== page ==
6. Control your online reputation. If you don’t tell your story, someone else will – via their own blog or localized news sources (think Patch, Examiner, and Yahoo! Contributor Network).

How to Promote Startups with YouTube Marketing

YouTube video is a perfect medium for promoting your business. This way you can easily explain your product or service and it can help you to dominate search results. Specially the start-up businesses may benefit from a nicely planned and skillfully created web video. For starters because their product is new and needs explaining for users to grasp its features and benefits, but also because a professionally produced video gives customers the instant impression of a trustworthy company – put simply instant credibility.

With YouTube being the second search engine, just after Google, having a video channel that explains why your idea is valuable and why everybody should care about it, will definitely help you to succeed. From the beginning, VentureLab International used videos to promote our activities and to give potential students an idea what VentureLab is all about. You can check these videos here.

If you also would like reap all the benefits of YouTube, check the infographic from MyCareerTools

youtube-marketing

 

Mergers & Acquisitions, Part 4: Why is the Free Cash Flow important?

Last time I have discussed which methods exist to value a firm and this time I give you a small introduction in what the free cash flow is and why is it important for the valuation of the firm based on the internal data.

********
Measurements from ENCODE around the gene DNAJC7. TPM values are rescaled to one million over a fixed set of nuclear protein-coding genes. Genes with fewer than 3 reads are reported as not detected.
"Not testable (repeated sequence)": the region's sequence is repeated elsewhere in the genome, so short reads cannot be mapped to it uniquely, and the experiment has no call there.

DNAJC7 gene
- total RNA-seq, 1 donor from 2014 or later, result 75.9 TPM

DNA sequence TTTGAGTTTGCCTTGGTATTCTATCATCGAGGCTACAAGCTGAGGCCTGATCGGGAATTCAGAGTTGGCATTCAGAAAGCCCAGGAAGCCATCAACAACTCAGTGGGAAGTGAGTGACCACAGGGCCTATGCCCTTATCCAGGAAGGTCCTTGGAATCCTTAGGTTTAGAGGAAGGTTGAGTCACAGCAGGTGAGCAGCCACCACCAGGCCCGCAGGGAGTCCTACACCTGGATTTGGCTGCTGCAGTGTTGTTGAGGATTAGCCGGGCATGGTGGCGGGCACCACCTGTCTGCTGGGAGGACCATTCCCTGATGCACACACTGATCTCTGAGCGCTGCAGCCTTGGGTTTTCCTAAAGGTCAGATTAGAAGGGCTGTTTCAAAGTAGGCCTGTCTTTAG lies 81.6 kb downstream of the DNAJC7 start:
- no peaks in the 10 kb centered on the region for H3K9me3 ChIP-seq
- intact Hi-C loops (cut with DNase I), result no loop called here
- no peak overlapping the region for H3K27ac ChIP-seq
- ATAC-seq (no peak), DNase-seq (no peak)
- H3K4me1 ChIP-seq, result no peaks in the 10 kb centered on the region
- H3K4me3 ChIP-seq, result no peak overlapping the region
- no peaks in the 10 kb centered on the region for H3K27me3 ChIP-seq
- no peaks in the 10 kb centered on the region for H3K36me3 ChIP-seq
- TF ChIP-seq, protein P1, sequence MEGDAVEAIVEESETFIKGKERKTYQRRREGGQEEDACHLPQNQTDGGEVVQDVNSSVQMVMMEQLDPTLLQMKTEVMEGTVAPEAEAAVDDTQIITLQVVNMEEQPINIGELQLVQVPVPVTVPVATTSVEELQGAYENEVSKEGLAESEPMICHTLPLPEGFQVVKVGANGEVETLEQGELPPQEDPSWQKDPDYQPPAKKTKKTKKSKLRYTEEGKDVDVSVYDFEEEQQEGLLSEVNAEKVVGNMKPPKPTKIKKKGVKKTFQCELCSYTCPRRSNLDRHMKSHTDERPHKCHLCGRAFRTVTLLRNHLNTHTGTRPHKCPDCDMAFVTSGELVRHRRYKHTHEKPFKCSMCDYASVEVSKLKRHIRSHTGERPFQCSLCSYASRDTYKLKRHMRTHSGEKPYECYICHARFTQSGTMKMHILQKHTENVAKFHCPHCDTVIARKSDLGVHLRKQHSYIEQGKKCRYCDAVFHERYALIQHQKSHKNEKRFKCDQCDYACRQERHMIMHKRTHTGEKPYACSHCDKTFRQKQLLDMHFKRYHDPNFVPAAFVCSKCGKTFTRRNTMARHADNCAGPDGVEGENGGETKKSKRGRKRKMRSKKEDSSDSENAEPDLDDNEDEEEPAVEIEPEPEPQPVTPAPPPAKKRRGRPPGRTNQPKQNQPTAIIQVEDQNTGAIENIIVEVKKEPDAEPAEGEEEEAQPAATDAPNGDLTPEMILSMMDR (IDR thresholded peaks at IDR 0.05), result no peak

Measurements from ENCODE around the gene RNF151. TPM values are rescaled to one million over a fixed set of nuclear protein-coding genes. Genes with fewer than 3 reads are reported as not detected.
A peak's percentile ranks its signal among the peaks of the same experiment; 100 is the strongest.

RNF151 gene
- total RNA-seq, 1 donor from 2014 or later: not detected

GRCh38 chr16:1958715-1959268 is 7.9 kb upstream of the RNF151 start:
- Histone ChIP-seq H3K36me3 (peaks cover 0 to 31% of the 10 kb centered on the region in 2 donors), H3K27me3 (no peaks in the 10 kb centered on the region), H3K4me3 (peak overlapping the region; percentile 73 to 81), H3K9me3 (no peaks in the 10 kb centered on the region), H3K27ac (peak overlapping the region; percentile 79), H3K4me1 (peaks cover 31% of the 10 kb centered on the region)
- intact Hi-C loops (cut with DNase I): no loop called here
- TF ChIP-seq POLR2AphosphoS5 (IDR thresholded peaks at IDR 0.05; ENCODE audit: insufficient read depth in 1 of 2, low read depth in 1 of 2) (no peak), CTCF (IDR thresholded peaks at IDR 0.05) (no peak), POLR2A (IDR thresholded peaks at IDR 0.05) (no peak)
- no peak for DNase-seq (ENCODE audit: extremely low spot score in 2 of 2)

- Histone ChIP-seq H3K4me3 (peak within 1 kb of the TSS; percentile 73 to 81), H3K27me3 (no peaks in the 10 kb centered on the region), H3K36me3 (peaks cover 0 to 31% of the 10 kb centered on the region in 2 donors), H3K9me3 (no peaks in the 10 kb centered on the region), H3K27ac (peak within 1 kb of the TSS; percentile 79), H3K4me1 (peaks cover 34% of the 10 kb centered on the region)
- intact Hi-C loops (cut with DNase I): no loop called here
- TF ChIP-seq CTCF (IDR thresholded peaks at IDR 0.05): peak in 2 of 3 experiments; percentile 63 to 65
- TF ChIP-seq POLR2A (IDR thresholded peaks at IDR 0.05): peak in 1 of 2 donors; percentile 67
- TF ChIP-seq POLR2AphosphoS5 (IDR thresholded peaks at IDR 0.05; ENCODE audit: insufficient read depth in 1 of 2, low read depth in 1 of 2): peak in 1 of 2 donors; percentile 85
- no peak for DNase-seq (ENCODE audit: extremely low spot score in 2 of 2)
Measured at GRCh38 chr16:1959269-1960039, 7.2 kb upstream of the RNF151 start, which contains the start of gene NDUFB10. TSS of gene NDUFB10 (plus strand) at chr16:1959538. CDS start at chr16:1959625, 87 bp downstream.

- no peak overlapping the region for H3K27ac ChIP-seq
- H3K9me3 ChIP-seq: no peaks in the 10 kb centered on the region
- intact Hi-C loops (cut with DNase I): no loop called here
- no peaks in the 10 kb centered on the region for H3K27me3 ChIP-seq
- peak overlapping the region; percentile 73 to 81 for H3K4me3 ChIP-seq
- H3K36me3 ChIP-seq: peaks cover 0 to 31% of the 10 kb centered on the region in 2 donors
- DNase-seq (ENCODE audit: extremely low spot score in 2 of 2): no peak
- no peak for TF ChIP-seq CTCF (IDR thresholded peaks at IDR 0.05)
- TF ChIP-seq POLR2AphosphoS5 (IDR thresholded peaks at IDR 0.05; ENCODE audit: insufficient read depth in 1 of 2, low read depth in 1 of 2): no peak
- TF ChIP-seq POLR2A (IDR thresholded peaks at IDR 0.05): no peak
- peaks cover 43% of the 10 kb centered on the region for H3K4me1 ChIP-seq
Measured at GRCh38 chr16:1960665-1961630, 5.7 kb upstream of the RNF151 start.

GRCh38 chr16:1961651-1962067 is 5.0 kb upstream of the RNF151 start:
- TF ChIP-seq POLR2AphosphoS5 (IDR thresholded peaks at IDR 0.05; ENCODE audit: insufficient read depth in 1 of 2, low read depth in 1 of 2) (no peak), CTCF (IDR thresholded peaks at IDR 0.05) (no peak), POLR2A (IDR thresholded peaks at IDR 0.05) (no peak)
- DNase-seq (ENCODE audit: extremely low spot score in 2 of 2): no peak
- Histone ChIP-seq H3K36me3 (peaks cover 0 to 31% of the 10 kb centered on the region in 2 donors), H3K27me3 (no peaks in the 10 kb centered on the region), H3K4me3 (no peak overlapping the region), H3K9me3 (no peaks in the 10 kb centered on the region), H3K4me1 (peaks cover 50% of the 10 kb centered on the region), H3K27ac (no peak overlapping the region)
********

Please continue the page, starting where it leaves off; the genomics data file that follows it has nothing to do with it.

So, let us now focus on the internal method. My intention is to highlight the main aspects of this method, which are usually taken for granted and sometimes are paid less attention to.

First of all for the ones that are interested in technical and detailed information on calculating the value of the firm I suggest you take a look here.

Now I want to focus your attention on why do we work with the free cash flows for determining the value of a firm and not with the profits the company is making when trying to determine its value.

Cash flow creates a great deal of confusion to many especially those who are new to the subject of corporate finance. People tend to think that profit is the key for measuring value creation in a company or a project, not least because such concept is widely known. On the other hand, while many have heard of the proverb “cash is king”, few can explain its significance.

The importance of cash flow, or more precisely, cash, is that it is countable. In a single year, how much cash you have left after everything is paid for and collected is how much money you have made. You know exactly how much money you have earned (or lost). In contrast, profit, put it simply, is the difference between revenues and costs. This means that unpaid bills (accounts payable) and uncollected amount (accounts receivable) are not taken into consideration. Also profit tends to leave a bit of room for creative accounting or manipulation.

Free Cash Flow (FCF) refers to the money that is leftover after all the bills to suppliers have been paid, all the outstanding amount of money that buyers owed us have been collected and all the money needed for investments have been paid for. What is left must therefore be distributable among all the investors, whether they are shareholders or debt holders. In a nutshell, the remaining portion must be the value that a project or company has created! Therefore, the “free” in FCF refers to the fact that the cash flow is free from any obligations.